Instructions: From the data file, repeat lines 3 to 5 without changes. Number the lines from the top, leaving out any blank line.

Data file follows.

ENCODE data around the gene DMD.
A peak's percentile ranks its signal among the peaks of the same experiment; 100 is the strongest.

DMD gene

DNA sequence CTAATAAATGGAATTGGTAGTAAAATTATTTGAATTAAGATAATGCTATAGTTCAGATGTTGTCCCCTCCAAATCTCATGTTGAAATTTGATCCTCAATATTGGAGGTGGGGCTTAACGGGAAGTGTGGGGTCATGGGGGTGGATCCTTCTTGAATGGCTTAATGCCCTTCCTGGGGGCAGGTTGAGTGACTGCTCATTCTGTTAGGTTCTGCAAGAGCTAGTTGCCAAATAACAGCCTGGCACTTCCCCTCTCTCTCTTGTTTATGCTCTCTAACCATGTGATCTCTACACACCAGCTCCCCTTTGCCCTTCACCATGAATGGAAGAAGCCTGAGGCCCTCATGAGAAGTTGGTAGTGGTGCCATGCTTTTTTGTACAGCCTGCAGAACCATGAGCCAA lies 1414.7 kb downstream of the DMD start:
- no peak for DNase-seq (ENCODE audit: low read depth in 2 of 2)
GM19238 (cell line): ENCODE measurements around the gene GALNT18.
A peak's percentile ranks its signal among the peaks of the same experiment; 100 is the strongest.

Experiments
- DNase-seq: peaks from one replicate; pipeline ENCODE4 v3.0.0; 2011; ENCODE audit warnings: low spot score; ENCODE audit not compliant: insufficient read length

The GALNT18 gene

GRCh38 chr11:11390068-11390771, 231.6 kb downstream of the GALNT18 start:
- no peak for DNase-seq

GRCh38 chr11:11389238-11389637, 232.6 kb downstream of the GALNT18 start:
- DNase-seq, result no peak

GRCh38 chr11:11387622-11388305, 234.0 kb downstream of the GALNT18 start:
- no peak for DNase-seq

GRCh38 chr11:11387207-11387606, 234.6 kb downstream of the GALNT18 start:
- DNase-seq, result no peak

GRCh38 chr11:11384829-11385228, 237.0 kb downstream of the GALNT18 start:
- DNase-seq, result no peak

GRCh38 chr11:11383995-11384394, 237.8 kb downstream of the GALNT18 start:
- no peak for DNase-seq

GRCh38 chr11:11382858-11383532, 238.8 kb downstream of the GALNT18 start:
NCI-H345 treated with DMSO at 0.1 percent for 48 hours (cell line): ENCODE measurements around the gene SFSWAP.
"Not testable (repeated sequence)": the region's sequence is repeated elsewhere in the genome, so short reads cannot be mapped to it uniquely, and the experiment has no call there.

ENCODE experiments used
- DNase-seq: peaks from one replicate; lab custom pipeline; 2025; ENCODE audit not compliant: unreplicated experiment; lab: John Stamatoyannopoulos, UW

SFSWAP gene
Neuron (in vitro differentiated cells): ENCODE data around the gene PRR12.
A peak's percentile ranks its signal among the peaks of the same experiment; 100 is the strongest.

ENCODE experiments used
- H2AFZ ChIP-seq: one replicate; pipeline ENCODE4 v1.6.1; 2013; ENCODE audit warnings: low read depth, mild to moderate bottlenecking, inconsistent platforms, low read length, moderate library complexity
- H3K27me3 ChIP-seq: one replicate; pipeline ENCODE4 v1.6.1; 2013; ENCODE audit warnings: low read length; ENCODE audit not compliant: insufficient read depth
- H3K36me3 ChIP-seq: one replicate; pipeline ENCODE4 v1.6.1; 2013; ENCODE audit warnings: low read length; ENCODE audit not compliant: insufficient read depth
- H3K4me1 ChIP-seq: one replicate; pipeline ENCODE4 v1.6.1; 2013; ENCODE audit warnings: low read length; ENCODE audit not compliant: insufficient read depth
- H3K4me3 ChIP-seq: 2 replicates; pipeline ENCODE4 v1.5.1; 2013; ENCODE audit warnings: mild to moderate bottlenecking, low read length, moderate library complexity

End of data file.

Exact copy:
DMD gene

DNA sequence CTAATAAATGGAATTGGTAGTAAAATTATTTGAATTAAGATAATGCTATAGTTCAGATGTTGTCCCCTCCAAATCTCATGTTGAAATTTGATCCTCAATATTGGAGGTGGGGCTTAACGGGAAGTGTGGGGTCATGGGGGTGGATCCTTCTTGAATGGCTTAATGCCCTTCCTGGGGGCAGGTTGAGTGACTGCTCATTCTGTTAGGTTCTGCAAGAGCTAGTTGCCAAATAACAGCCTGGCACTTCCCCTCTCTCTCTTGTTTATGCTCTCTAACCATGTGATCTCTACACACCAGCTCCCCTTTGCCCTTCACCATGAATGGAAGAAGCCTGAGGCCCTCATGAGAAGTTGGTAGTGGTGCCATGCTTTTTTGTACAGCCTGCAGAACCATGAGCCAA lies 1414.7 kb downstream of the DMD start:
- no peak for DNase-seq (ENCODE audit: low read depth in 2 of 2)